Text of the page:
• Public housing buildings: Public housing authorities can receive technical and financial assistance to make improvements to their properties.
  • Food pantries: Com-Ed will partner with local food banks to distribute free LED bulbs and power strips to eligible customers at food pantries.
  • Energy Savings Kits: Free do-it-yourself kits which include LED bulbs, power strips and faucet aerators, plus information on energy-saving actions customers can take to reduce their energy bills, will be available to eligible customers at participating community action agencies.

To learn more about ways to save on energy bills, visit

State Board of Education Looks Toward Potential Expanded Use of College Admissions Tests

The Illinois State Board of Education (ISBE) is currently considering taking a major step that could be seen as simplifying the student testing regimen that is now imposed on Illinois high school students.  This could be done through the relatively straightforward pathway of identifying an existing standardized test for college aptitude, such as the SAT exam, and using it as the standard test to be administered to all students in 9th grade, 10th grade, and 11th grade.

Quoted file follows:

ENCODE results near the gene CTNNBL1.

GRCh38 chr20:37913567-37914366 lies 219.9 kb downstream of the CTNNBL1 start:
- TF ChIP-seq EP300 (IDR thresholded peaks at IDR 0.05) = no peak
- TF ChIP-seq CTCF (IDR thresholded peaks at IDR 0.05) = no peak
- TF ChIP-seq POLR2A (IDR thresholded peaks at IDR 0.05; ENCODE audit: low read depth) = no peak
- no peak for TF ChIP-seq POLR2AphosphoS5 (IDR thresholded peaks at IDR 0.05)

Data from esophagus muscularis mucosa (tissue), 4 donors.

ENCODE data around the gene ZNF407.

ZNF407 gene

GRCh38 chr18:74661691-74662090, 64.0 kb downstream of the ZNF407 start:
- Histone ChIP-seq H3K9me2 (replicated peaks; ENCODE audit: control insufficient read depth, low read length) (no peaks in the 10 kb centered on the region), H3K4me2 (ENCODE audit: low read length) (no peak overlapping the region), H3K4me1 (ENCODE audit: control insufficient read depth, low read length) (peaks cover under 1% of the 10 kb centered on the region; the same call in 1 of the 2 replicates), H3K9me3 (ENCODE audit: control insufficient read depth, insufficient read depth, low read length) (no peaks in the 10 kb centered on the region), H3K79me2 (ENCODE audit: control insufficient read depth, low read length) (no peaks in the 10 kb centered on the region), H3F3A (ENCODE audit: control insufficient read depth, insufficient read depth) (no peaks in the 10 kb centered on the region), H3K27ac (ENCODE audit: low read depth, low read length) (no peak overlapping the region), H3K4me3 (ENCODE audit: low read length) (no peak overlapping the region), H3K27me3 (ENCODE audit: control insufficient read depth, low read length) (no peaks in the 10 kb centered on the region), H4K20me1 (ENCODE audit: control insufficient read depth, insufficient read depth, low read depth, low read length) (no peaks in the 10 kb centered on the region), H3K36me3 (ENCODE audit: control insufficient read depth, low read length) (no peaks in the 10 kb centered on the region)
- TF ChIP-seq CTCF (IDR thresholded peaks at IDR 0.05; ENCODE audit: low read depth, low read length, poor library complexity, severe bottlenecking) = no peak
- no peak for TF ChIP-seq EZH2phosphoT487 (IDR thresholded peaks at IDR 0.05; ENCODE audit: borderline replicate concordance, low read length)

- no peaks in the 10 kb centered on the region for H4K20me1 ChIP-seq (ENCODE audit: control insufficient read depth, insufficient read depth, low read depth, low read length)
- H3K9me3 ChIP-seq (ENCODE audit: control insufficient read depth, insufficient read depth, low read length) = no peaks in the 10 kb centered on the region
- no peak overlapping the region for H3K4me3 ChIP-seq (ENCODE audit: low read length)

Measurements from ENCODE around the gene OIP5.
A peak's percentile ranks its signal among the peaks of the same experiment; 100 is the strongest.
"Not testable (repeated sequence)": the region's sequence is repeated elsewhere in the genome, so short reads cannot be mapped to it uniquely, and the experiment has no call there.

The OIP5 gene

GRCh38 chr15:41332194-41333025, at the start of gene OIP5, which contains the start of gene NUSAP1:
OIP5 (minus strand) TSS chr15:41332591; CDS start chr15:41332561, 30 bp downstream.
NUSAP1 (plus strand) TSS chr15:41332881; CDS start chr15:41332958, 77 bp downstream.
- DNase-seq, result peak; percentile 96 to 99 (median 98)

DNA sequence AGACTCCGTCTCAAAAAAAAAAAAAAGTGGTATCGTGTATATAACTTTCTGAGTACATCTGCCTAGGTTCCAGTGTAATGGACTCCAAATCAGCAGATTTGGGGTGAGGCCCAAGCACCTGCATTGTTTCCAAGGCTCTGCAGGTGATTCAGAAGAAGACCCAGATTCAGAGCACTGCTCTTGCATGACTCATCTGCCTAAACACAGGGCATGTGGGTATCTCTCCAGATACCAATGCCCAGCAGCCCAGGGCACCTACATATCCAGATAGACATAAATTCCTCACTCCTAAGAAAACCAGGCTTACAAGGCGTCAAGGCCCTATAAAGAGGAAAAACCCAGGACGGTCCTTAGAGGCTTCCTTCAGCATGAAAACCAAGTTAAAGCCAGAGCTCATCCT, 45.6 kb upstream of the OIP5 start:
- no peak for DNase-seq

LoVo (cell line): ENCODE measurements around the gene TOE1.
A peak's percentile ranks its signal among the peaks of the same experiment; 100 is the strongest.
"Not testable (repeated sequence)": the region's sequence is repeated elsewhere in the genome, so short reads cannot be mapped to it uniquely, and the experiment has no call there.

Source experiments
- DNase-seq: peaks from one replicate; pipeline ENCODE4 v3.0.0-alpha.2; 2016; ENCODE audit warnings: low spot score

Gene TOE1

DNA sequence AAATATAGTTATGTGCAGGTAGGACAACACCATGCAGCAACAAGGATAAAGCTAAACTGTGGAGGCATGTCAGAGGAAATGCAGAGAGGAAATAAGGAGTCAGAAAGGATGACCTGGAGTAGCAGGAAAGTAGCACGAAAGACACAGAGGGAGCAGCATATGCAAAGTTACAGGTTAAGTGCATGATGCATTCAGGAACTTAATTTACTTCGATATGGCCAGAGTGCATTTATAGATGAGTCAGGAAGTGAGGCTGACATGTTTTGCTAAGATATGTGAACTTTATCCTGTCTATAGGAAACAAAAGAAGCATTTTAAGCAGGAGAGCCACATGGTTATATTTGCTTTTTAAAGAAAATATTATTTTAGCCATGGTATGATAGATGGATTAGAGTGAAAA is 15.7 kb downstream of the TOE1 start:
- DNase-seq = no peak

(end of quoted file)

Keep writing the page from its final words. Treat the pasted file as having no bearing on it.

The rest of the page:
The goal of ISBE in making this change would not be to demonstrate that a high school underclassman is ready to go to college, but to further utilize what is already a significant data set compiled by the SAT’s administration to Illinois 11th-graders to gather additional information about Illinois school performance and student academic growth. From the point of view of Illinois students and their families, the incentive would be that the students could take the additional aptitude tests for free. There is substantial belief that performances on college aptitude tests may, under some circumstances, improve upon retesting. The proposal would allow this retesting to be done at no cost to the student or the student’s family. This aptitude test proposal is being considered by ISBE and has not yet been approved as State policy.  

David S. Olsen